Science 11 August 2000: 878-879
DOI: 10.1126/science.289.5481.878
T R Cech

Original annotation to image at top, from Science:
A ribosome's true colors. (Top) The large subunit of the ribosome seen from the viewpoint of the small subunit, with proteins in purple, 23S rRNA in orange and white, 5S rRNA (at the top) in burgundy and white, and A-site tRNA (green) and P-site tRNA (red) docked. (Bottom) The peptidyl transfer mechanism catalyzed by RNA. The general base (adenine 2451 in Escherichia coli 23S rRNA) is rendered unusually basic by its environment within the folded structure; it could abstract the proton at any of several steps, one of which is shown here.

Saturday, February 18, 2006

The Three Domains of Bio- nanobots.

Three main phylogenetic domains of nanobots are known.

The Archaeo-nanobotia (common term ancient nanobots)

The Proto-nanobotia (Simple replicating biological nanobots)

The Cellulo-nanobotia (cellular biological nanobots, or cells)

Definite representatives of the ancient nanobots are hard to detect, but one is found in all cells. It is known as the ribosome.

The Proto-nanobots are the most numerous organisms on the planet, but few people realise this. They are a diverse crowd, including viruses, plasmids, and mobile genes, such as Mariner and Helitron.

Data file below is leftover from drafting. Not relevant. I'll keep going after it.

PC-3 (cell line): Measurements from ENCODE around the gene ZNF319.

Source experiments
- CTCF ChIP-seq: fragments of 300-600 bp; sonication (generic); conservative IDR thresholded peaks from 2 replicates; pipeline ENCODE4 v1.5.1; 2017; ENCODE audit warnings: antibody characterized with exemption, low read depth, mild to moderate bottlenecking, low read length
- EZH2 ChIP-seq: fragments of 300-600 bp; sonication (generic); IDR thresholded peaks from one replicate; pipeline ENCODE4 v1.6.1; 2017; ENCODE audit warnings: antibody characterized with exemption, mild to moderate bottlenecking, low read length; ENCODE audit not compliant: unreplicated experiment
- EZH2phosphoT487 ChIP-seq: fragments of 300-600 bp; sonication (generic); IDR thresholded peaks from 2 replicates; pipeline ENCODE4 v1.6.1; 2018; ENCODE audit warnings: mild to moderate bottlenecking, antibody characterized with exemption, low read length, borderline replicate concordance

Cellular nanobots are very complex and obvious in the natural world. They represent all the more visible organisms on the planet. Lurking within them though, are numerous Proto-nanobotia and Cellulo-nanobotia.

The rich story of these bio- nanobots will follow in subsequent posts.

In the beginning, the Biological Nanobot emerged.

Three Laws of Bio-nanobiotics.

This cover of I, Robot illustrates the story "Runaround", the first to list all Three Laws of Robotics.

In scientific non-fiction, the Three Laws of Bio- nanobotics are a set of three laws first derived by Nanobot Pundit, which all nanobots surviving on this planet have to obey. First introduced in his short post "In the beginning the Biological Nanobot emerged" (2006), they state the following:

  1. A nanobot may harm another nanobot being, or, through a tolerating a different strategy, allow another nanobot to proliferate sucessfully.
  2. A nanobot must obey the orders given to it by the laws of the real universe, including the First Second and Third Laws of Thermodynamics.